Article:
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The Greening of AsiaThe Business Case for Solving Asia’s Environmental Emergency$
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Mark Clifford

Print publication date: 2015

Print ISBN-13: 9780231166089

Published to Columbia Scholarship Online: November 2015

DOI: 10.7312/columbia/9780231166089.001.0001

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Buildings for a Greener Asia

Buildings for a Greener Asia

Chapter:
(p.90) 4 Buildings for a Greener Asia
Source:
The Greening of Asia
Author(s):

Mark L. Clifford

Publisher:
Columbia University Press
DOI:10.7312/columbia/9780231166089.003.0004

This chapter examines the effects of high-rise buildings on the environment, and the construction of more sustainable buildings. As of mid-2014, 46 of the 50 tallest buildings are under construction in Asia, putting enormous strains on its energy infrastructure. The energy used in operating buildings—heating, cooling, and lighting—alone accounts for more than one third of global energy use and of total CO2 emissions. Including the energy used to produce and transport the concrete, steel, and glass, buildings account for over 40 percent of total energy consumption globally. With China responsible for more than half of the floor space built annually in the world, more energy-efficient buildings are the most cost-effective way to address energy and environmental challenges; the same is true throughout developing Asia. The Natural Resources Defense Council calculates that in China, green buildings can cut electricity use by 25 to 50 percent, water use by 40 percent, and solid waste by 70 percent, when compared to a conventional building.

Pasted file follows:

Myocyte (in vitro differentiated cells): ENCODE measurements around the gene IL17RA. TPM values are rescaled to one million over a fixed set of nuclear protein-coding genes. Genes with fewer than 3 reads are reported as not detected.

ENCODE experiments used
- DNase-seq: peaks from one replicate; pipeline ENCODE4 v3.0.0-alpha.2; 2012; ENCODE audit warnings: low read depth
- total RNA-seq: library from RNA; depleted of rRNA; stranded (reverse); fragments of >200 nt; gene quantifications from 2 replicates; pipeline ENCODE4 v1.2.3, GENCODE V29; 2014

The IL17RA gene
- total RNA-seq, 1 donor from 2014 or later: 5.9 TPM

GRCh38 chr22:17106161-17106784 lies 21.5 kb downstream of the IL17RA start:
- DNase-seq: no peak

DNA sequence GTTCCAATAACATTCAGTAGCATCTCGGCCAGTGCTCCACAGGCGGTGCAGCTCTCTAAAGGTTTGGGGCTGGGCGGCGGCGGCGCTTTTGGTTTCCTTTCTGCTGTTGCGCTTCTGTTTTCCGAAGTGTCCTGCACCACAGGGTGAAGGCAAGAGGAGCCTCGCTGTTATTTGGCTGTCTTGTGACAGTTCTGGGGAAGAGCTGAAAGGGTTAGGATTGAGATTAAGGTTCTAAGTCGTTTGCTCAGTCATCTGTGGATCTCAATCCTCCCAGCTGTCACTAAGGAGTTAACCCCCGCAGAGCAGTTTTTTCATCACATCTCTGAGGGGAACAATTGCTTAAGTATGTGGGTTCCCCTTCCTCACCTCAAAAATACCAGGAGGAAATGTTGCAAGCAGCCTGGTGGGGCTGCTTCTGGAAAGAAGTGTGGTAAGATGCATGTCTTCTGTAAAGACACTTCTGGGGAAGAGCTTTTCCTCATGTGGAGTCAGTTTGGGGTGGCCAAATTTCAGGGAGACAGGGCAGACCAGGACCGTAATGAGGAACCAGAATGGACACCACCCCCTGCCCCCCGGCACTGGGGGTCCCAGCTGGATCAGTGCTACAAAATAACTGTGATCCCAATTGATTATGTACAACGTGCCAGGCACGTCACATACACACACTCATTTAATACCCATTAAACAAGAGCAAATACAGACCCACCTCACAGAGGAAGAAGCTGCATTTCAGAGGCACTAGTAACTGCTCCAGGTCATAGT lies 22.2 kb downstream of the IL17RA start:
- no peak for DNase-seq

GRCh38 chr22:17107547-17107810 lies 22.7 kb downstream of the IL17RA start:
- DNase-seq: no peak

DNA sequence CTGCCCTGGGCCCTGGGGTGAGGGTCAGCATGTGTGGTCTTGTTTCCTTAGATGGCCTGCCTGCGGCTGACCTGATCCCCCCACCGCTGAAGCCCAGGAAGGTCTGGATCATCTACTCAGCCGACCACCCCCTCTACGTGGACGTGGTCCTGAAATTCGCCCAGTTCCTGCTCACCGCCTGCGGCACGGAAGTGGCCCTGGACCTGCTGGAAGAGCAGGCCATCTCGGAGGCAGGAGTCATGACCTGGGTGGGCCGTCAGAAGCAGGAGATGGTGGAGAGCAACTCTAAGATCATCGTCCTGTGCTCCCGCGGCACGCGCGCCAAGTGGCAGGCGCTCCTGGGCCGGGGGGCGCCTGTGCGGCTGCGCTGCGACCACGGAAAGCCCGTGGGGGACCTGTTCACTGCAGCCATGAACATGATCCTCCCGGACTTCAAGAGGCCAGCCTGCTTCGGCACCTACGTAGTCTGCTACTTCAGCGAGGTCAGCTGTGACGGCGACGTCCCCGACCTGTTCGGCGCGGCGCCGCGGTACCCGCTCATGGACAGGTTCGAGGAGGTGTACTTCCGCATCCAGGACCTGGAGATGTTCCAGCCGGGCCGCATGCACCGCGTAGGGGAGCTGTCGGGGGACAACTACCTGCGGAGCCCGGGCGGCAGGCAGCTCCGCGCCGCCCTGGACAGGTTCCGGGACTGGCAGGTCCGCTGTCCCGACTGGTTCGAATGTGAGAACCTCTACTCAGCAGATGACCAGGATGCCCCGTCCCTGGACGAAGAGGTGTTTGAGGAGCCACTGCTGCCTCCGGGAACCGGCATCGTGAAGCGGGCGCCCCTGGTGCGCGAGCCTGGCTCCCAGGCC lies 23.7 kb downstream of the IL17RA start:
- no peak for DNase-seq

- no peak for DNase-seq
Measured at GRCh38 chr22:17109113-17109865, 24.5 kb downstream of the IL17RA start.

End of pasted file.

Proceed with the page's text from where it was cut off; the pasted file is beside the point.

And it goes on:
Keywords:   buildings, sustainable buildings, Asia, energy infrastructure, global energy use, CO2 emissions, energy-efficient buildings, Natural Resources Defense Council, green buildings

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